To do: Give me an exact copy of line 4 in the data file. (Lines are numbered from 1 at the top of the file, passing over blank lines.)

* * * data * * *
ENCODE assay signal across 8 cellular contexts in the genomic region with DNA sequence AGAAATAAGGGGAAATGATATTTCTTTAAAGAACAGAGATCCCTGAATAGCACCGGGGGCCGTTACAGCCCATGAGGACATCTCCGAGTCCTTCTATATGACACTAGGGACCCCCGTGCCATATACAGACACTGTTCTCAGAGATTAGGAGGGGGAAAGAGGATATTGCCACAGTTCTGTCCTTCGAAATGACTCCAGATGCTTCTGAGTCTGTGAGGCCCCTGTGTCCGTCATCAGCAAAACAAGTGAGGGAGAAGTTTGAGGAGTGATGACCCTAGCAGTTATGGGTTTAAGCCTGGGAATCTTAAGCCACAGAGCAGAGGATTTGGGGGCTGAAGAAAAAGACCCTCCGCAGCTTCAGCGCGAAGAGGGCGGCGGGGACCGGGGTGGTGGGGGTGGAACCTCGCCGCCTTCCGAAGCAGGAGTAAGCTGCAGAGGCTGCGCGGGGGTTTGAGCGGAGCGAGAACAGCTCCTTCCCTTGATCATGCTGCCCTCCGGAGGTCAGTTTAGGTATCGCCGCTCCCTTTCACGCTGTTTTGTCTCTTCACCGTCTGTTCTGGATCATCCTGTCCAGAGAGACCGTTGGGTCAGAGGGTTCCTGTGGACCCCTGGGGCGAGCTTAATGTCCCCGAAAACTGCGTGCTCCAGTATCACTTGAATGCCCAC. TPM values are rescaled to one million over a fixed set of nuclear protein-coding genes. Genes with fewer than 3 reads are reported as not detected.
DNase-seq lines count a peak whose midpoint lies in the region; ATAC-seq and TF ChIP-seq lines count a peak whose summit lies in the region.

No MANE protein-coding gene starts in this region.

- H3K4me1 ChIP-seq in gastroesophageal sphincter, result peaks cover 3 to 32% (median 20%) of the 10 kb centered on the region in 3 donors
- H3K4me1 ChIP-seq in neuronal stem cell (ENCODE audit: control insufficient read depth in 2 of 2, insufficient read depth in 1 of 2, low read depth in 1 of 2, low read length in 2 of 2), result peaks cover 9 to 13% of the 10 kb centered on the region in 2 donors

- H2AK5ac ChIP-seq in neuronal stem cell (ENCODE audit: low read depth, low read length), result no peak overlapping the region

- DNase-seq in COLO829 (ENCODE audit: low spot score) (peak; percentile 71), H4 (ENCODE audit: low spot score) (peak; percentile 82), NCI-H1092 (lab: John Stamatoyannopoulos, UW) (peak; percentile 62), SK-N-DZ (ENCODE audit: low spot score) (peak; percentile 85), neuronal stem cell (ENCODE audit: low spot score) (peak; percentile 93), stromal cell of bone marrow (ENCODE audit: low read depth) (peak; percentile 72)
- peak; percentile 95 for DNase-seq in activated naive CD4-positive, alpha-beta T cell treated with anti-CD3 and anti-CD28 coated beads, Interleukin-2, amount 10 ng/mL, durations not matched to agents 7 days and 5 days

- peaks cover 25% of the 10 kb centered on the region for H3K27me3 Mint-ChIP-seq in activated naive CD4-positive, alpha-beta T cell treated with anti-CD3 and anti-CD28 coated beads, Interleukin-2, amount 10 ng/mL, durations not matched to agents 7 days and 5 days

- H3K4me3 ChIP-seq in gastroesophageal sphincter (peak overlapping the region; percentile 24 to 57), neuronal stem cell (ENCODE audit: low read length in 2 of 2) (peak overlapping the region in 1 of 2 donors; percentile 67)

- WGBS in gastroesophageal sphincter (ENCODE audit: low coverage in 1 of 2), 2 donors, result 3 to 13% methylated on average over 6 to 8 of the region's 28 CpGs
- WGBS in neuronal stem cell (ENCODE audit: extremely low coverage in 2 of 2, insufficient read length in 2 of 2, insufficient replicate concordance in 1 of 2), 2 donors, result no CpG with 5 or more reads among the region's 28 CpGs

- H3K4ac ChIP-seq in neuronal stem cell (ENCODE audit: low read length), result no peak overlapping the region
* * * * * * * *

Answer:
- H3K4me1 ChIP-seq in gastroesophageal sphincter, result peaks cover 3 to 32% (median 20%) of the 10 kb centered on the region in 3 donors